I’m a pretty realistic person. I know that there is some risk in most everything that you do, and that choosing to travel with your child does come with some inherent risk. Heck, just going to the grocery store can be a risky proposition. However, as a parent I try to make every decision knowing that I did the best I could with the cards that were dealt to me. I know that if or when something goes wrong, I did the best thing that I knew to do in that situation. In other words, I have to be able to live with myself. After reading that brief and experiencing flying with a lap infant once, I knew I couldn’t do it again. I could not live with myself if something happened to my daughter on a flight that could have been avoided if she were restrained. That decision will obviously vary from family to family based on resources, but for me it was a clear choice.
Now that she has turned two, I am happy that the temptation to fly her for free is gone. If you still have a little one under two, I totally understand if you choose to fly with them as a lap infant. I did it, too. Flying is a very safe way to travel, and the odds are certainly in your favor. Heck, you may even be able to land an unused seat on the plane for free. However, at least give strong consideration to getting your infant a seat. Most everyone who reads this blog earns miles and points. Consider using some of those miles to get a seat for your little one. Not only will you have more room on the plane for your family, but your kiddo will be safer, too. If you want to check out the FAA recommendations for keeping your child as safe as possible on flights, go here.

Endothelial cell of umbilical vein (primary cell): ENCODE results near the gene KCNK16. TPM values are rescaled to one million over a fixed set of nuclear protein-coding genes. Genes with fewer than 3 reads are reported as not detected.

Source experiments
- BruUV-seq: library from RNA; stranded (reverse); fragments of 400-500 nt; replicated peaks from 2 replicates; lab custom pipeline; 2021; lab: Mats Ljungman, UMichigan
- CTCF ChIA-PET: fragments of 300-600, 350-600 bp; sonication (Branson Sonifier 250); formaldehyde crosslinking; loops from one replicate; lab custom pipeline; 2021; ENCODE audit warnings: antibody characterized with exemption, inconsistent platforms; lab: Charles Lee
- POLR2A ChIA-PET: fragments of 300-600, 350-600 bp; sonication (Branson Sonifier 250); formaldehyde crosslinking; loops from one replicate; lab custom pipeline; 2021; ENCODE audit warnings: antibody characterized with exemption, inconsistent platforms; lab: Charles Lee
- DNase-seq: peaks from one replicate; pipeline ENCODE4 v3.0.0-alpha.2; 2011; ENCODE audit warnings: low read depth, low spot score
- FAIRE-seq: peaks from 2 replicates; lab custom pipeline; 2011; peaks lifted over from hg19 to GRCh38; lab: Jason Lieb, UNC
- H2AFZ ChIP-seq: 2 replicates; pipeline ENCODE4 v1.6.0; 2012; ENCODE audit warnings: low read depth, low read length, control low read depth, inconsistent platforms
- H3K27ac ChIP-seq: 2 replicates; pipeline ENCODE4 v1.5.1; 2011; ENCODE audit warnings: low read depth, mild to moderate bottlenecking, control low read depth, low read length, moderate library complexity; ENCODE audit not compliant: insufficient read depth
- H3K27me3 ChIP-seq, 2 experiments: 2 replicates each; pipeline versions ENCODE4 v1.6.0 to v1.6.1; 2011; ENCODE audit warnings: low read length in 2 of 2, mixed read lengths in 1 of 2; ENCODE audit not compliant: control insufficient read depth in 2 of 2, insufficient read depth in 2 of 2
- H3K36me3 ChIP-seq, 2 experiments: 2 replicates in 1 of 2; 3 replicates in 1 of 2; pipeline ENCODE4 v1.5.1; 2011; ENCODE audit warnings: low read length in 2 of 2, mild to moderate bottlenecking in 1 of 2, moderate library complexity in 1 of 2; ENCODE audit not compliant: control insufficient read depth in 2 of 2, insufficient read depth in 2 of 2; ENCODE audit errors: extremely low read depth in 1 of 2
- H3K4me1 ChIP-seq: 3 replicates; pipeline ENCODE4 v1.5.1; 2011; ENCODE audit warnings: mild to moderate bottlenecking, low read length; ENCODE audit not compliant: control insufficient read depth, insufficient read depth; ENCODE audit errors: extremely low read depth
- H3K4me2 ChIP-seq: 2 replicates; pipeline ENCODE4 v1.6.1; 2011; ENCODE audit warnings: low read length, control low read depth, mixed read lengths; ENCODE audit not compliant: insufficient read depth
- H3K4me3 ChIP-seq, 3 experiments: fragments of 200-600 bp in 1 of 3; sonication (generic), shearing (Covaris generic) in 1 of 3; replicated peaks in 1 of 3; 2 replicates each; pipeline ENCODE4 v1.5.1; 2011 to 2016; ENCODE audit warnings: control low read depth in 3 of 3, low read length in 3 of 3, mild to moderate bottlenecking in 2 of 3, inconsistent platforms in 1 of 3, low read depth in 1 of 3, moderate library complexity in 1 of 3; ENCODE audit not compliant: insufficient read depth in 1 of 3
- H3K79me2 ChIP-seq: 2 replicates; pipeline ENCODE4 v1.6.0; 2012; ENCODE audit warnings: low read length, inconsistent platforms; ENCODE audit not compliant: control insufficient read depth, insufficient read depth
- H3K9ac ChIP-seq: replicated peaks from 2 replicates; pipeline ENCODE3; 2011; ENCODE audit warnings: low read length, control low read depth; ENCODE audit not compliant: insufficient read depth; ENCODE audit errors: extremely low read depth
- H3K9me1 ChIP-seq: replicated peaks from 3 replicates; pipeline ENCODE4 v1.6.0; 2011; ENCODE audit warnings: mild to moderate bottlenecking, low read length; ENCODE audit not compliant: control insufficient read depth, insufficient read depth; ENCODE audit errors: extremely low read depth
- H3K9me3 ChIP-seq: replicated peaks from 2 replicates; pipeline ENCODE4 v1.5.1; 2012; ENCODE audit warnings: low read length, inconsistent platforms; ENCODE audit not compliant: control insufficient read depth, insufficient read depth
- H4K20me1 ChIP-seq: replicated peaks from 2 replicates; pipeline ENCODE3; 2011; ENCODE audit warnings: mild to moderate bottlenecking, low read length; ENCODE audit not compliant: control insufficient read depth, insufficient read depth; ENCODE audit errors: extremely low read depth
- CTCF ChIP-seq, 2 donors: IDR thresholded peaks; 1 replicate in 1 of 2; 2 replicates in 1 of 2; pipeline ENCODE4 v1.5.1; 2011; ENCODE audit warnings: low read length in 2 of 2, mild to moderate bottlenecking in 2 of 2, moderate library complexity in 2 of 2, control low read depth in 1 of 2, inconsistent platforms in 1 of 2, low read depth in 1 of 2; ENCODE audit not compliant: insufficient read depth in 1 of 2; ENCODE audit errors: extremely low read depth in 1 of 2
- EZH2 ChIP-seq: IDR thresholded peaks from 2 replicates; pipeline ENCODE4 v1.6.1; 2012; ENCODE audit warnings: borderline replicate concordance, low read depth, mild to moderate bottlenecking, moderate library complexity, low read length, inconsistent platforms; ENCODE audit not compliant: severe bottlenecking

Those are my thoughts – I’d love to hear yours! Thanks again to Delta Gold Flyer for giving another prospective on his site as well.